UMM AL-QUWAIN, United Arab Emirates — The Khor al-Beidah lagoon is a pristine tidal flat teeming with wildlife, including endangered birds, sea turtles and manatee-like dugong that swim among its tangles of mangroves.
But a bevy of dredges and construction gangs are about to begin transforming a 1,500-acre parcel into a $3.3 billion luxury conglomeration of homes, shops, marinas and beach resorts aimed at foreign buyers and tourists.
The crown jewels of the development are private villas to be built on artificial islands with gated access — and views over one of the few remaining mangrove archipelago left in the Persian Gulf.
Developers say the waterfront complex, called Umm Al-Quwain Marina, will skirt the mangroves and leave most of the 20 square miles of wetland untouched.
“Our aim is to create a community of special neighborhoods bordering an open stretch of water with views of the marina against a backdrop of the gulf,” says Mohammed Ali Alabbar, chairman of Emaar, the Middle East’s largest developer.
Bird-watchers fear the worst
Environmentalists are aghast. They fear construction and people, cars and boats will drive off Khor al-Beidah’s internationally famous wildlife, including birds that migrate from Siberia to Africa and the rare socotra cormorant that nests almost exclusively on the Arabian Peninsula.
“We’ve seen it happen everywhere else. When you start to dredge and build marinas, that’s the end of it,” says Colin Richardson, a 30-year resident of Dubai and author of the periodic Emirates Bird Report and a guidebook to local species.
The leaders of Umm Al-Quwain, however, are eager to bring big projects to their emirate, which is the least-developed of the seven states in the United Arab Emirates. It has little of the energy wealth of Abu Dhabi, the largest of the emirates, and few of the tourists of Dubai, one of the world’s fastest-growing cities and tourist destinations.
Other wildlife zones buried by projects
The 35,000 people of Umm Al-Quwain, most of whom live in the small coastal city of the same name, make their livings from fishing, growing dates, building traditional sailing dhows and, lately, working at a container port.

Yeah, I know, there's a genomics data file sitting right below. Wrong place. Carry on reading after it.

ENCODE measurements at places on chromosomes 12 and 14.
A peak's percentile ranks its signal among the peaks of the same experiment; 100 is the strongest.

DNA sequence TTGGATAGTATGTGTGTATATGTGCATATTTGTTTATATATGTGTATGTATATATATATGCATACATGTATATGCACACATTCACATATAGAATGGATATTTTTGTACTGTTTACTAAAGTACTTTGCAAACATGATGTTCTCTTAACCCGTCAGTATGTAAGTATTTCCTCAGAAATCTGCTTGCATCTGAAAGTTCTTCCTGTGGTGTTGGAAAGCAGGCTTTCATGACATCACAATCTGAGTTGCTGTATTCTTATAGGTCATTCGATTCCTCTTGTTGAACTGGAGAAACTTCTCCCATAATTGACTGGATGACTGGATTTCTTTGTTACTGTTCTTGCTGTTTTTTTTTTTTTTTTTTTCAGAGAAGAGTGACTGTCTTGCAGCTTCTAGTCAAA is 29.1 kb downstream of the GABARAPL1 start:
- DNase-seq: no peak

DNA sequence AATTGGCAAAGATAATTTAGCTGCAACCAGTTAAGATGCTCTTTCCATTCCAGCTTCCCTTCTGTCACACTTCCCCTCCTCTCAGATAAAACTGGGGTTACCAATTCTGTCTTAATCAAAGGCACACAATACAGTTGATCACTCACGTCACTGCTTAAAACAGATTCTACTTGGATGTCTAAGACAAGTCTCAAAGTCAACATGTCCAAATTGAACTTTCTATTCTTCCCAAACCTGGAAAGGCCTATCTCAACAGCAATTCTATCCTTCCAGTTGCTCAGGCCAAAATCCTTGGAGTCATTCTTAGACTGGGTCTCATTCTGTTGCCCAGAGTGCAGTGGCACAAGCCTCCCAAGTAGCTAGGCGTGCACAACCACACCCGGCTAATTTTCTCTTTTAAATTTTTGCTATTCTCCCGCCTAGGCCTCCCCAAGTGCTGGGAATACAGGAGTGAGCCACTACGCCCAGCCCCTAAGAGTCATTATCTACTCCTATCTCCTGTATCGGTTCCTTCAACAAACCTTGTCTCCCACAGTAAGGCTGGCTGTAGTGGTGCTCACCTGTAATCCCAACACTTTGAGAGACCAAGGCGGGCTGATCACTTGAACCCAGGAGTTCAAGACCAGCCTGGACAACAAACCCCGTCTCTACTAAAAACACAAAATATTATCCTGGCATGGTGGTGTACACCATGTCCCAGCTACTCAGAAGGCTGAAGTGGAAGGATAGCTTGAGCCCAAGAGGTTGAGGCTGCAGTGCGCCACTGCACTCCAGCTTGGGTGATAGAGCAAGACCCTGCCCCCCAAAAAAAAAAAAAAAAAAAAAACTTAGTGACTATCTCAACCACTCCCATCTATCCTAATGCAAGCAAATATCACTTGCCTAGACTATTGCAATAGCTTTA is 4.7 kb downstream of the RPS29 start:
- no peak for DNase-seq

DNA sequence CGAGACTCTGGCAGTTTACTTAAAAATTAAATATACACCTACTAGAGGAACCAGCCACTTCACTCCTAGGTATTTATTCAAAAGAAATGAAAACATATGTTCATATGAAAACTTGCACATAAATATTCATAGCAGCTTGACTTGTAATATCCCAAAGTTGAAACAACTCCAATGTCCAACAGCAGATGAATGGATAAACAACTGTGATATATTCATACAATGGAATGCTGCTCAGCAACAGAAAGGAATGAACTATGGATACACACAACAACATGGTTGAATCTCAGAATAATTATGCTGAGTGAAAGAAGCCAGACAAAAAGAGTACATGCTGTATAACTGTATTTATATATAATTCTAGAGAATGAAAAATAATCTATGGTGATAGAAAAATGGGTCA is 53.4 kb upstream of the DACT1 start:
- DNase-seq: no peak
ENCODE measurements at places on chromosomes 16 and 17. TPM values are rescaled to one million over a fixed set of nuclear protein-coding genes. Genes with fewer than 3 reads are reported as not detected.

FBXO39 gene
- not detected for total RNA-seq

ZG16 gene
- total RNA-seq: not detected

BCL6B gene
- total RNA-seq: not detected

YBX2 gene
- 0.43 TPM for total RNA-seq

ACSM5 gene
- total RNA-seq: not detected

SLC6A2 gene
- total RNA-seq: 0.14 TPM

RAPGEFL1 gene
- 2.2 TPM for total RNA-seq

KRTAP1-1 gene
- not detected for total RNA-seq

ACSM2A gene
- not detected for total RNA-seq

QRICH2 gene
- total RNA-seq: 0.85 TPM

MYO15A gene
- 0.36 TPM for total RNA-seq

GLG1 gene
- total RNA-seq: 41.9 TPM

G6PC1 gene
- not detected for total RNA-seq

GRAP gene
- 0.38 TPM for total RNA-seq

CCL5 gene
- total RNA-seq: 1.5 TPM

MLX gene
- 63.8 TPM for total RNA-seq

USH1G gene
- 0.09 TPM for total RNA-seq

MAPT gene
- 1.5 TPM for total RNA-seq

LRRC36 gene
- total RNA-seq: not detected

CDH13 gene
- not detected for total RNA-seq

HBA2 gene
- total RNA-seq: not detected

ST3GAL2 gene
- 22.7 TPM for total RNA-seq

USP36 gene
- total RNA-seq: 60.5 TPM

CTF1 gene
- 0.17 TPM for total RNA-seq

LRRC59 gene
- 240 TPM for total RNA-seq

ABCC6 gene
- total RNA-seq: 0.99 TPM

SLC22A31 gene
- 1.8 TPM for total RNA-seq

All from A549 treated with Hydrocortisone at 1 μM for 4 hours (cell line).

Development is coming fast, though.
The deal for the lagoon complex was signed July 23, and a few days later developers announced Umm Al-Quwain’s desert interior would be the site for a new city that could eventually house as many as 500,000 people. The initial phase was valued at $8.2 billion.
The once empty Emirates coast is awash in construction that has buried coral reefs, mangrove swamps and other wildlife zones. The tidal lagoon here is one of the last such areas in the country, especially since the partial bulldozing of a mangrove swamp on the east coast.
Feasting spot for birds
Richardson says a half-million birds stop at the Khor al-Beidah every year.
“The birds don’t have very much left,” he says. “It’s a very important site. It has the highest density of winter migrants anywhere in eastern Arabia.”
The lagoon is a shallow tidal flat where turquoise sea and orange sand form swirling arabesques, bordered by grassy desert dunes. The protected waters are laden with small fish and crabs that lure the birds that nest in adjacent mangroves and on a sandy barrier island.
Bird enthusiasts are running out of sites in the Emirates.
Richardson says hundreds of people visit Khor al-Beidah every year for the wildlife. He and other activists long urged the government to protect the lagoon, arguing it is more valuable as an ecotourism destination than as home to another luxury housing complex.
BirdLife International, an advocacy group, has designated Khor al-Beidah an “important bird area” for hosting of 85 species, including the country’s largest wintering flock of crab plovers, one of the world’s rarest shorebirds.
The wetlands also are stopping place for the Emirates’ only flock of Great Knots, birds that migrate from nesting grounds on the Siberian tundra.
Taking a page from Fort Lauderdale
Developing the lagoon also could threaten endangered sea turtles and dugongs, a manatee-like sea mammal, Richardson says.
The marina project is meant to resemble canal-side neighborhoods of Fort Lauderdale, Fla., with residents able to walk to their boats and quickly cruise to open sea, says Mark Amirault, Emaar’s senior director of development.
As is common at similar luxury developments in Dubai, the homes will be targeted for sale to buyers from all over the world, especially Britain and elsewhere in Europe, as well as India, Pakistan and Arab countries.
Emaar, established in 1997, is responsible for many of the projects that have turned Dubai into the Middle East’s growth hub, including Burj Dubai, planned to be the world’s tallest building when it opens in 2008.
“What you’re seeing in this region is on par with development in North America 100 years ago,” says Robert Booth, Emaar’s executive director.
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